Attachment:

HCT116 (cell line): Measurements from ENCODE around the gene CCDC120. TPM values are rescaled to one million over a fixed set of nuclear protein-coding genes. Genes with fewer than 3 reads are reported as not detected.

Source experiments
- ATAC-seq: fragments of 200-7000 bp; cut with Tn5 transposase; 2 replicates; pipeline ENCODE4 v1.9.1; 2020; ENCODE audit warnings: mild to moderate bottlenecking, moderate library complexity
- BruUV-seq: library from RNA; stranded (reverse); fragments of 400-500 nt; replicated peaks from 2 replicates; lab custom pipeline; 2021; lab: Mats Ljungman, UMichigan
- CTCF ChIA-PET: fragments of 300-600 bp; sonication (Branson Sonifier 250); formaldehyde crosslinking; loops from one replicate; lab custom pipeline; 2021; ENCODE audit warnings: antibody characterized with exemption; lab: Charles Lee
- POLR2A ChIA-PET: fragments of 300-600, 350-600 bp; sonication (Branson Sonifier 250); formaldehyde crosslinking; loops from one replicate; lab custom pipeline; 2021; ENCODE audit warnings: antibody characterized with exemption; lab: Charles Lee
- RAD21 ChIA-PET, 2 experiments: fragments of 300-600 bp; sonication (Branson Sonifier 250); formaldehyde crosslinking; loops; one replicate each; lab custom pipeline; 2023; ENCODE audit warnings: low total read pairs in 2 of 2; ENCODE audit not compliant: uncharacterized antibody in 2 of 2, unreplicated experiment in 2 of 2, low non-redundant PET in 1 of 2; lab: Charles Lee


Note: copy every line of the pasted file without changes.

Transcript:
HCT116 (cell line): Measurements from ENCODE around the gene CCDC120. TPM values are rescaled to one million over a fixed set of nuclear protein-coding genes. Genes with fewer than 3 reads are reported as not detected.

Source experiments
- ATAC-seq: fragments of 200-7000 bp; cut with Tn5 transposase; 2 replicates; pipeline ENCODE4 v1.9.1; 2020; ENCODE audit warnings: mild to moderate bottlenecking, moderate library complexity
- BruUV-seq: library from RNA; stranded (reverse); fragments of 400-500 nt; replicated peaks from 2 replicates; lab custom pipeline; 2021; lab: Mats Ljungman, UMichigan
- CTCF ChIA-PET: fragments of 300-600 bp; sonication (Branson Sonifier 250); formaldehyde crosslinking; loops from one replicate; lab custom pipeline; 2021; ENCODE audit warnings: antibody characterized with exemption; lab: Charles Lee
- POLR2A ChIA-PET: fragments of 300-600, 350-600 bp; sonication (Branson Sonifier 250); formaldehyde crosslinking; loops from one replicate; lab custom pipeline; 2021; ENCODE audit warnings: antibody characterized with exemption; lab: Charles Lee
- RAD21 ChIA-PET, 2 experiments: fragments of 300-600 bp; sonication (Branson Sonifier 250); formaldehyde crosslinking; loops; one replicate each; lab custom pipeline; 2023; ENCODE audit warnings: low total read pairs in 2 of 2; ENCODE audit not compliant: uncharacterized antibody in 2 of 2, unreplicated experiment in 2 of 2, low non-redundant PET in 1 of 2; lab: Charles Lee